Besides, FFA3 is abundantly expressed in sympathetic ganglia and endocrine L-cells. Propionate could activate FFA3 increasing energy expenditure through sympathetic activation. FFA3 triggers PYY gut secretion, which reduces gut motility and thereby could improve nutrient absorption [66].
Furthermore, mitochondrial respiration at the cellular level could be increased by Butyrate (belonging to the group of SCFAs) [27]. Mitochondria are the primary energy centers that process nutrients to produce Adenosine Triphosphate (ATP) [68]. Butyrate could augment the expression of Peroxisome Proliferator-Activated Receptor-Gamma Coactivator 1-alpha (PGC-1α), Peroxisome Proliferator-Activated Receptor delta (PPAR-∂) and Carnitine Palmitoyltransferase-1b (CPT1b), stimulating mitochondrial function [27]. SCFAs (N-butyrate and acetate [69]) could reduce PPAR-γ expression, leading to an increase in mitochondrial UCP2 expression and AMP/ATP ratio [18]. This activates AMPK in liver, adipose tissue [70] and muscle tissue [71], which stimulates glucose uptake, mitochondrial Fatty Acid β-oxidation (FAO) and Oxidative Phosphorylation (OXPHOS) and decreases protein and lipid synthesis [18].
In addition, butyrate could have the ability to increase muscle fiber type I ratio by increasing PGC-1α through an inhibition of the histone deacetylase function [27]. In that way, Chen et al. showed that L. plantarum TWK10 increased significantly the number of type I fibers in the gastrocnemius muscle in mice [72].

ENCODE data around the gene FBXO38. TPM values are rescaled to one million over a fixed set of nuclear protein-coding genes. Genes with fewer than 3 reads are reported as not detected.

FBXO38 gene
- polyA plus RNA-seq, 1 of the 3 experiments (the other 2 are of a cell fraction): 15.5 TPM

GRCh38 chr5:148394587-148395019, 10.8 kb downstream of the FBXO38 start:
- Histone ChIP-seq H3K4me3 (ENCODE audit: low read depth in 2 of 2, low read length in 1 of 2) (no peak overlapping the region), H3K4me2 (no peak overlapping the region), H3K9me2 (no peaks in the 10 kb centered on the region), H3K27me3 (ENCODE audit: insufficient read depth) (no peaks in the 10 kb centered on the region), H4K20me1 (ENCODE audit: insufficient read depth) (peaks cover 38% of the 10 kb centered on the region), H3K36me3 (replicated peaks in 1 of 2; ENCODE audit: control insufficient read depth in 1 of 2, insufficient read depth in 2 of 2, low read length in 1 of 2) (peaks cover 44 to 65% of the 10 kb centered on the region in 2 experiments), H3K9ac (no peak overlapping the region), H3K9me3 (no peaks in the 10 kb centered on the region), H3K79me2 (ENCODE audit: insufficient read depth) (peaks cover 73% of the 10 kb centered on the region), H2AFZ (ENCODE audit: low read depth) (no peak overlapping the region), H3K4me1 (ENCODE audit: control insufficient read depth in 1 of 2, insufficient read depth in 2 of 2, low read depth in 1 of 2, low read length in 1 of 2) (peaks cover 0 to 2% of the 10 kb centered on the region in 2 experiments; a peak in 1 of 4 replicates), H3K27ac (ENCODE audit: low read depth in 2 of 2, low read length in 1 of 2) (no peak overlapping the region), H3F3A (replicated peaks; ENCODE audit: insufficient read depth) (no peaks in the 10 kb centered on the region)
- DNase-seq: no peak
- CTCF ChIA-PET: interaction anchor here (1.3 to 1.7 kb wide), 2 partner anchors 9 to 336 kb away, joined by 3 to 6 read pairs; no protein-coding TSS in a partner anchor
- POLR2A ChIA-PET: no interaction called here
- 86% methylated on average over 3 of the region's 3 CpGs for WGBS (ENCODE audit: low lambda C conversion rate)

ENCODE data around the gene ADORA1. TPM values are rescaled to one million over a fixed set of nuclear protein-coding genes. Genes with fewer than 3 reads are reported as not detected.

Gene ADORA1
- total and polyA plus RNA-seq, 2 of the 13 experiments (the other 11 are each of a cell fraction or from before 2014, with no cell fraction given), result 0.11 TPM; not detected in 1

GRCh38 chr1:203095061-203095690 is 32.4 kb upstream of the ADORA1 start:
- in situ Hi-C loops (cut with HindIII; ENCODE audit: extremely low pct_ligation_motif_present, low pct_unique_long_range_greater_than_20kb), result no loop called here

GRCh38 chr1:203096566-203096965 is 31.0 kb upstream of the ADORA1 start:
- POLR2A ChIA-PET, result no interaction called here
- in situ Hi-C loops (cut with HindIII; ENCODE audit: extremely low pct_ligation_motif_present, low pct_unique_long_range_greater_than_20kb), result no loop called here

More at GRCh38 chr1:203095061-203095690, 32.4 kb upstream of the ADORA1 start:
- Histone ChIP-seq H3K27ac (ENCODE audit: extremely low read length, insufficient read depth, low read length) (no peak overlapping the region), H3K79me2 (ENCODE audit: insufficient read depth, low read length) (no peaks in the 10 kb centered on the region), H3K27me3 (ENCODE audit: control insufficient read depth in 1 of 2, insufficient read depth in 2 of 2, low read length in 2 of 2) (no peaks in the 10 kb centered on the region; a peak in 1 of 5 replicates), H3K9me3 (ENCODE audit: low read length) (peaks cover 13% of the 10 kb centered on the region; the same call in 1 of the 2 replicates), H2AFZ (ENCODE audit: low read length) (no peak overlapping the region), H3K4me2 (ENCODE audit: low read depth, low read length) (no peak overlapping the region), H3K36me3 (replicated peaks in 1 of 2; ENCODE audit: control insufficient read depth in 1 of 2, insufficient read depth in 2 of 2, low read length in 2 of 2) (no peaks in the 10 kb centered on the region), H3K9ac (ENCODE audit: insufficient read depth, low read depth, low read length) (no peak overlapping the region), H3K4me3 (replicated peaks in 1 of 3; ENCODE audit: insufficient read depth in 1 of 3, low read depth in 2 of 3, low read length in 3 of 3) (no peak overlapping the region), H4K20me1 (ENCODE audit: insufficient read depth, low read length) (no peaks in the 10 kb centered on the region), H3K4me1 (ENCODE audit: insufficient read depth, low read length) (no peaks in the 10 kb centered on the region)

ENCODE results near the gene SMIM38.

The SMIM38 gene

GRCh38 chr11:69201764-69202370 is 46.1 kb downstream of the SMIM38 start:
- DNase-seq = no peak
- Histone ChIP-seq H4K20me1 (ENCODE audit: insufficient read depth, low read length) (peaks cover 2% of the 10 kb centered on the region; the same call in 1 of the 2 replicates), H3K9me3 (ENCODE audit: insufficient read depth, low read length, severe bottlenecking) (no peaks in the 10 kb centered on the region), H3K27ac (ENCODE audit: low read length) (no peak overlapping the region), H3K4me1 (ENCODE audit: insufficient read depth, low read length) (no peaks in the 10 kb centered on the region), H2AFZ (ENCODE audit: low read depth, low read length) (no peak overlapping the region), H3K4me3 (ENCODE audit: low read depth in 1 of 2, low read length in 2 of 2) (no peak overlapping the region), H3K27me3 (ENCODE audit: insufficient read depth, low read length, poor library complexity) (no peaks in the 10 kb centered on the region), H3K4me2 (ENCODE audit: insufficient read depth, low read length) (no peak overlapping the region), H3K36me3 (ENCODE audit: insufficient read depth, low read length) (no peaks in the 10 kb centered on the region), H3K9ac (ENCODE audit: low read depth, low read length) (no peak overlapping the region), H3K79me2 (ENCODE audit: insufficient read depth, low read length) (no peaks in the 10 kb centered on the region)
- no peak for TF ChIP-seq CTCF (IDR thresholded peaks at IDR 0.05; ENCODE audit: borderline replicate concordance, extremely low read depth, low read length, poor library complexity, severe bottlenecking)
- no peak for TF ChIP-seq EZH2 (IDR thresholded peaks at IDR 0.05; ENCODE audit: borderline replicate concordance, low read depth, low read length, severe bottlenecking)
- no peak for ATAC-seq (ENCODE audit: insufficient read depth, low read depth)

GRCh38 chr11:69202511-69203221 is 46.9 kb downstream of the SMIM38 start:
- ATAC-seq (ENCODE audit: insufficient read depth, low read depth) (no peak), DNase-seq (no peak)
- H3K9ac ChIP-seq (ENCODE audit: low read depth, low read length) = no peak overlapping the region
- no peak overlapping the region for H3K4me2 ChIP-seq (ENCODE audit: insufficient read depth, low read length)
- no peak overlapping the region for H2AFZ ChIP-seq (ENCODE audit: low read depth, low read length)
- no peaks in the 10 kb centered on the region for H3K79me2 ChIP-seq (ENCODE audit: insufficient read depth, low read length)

On the other side, intense training might overproduce ROS due to increased muscle effort [73]. ROS may oxidase proteins, alter their structure, impair their function and affect genetic transcription [74]. Thereby, excessive ROS production could cause a decrement in muscle force generation during repeated contractions and lead to muscle inflammatory diseases [75]. In this context, probiotics could palliate ROS negative effects [18]. Specifically, Lactobacillus plantarum, Lactobacillus gasseri, Lactobacillus fermentun, Lactobacillus Lactis and, Streptoccus thermophilus could be capable of decreasing ROS through an increase of the antioxidant enzyme, superoxide dismutase (SOD) activity [76]. In addition, Lactobacillus rhamnosus IMC 501® and Lactobacillus. paracasei IMC 502® could also increase plasma antioxidant levels and neutralized ROS generation after high-intensity exercise [8]. A recent systematic review and meta-analysis observed a slight significant increase in TAC level and a slight significant reduction in MDA levels after probiotic supplementation among adult subjects [20]. A subgroup analysis according to sex showed a significant reduction in MDA levels in both sexes, while MDA level did not significantly decrease in females, which is in accordance with the results observed in this systematic review and meta-analysis. Moreover, the improvement in intestinal homeostasis, including the absorption process, could improve the absorption of antioxidants, increasing the availability of these substances [8]. Some bacteria are able to process polyphenols in the intestine and improve their absorption [77]. Probiotic antioxidant effects are also linked to the synthesis of antioxidant substances such as vitamins B1, B5 and B6 [78]. Thus, probiotics could exert an antioxidant effect and reduce ROS-induced muscle injury [72].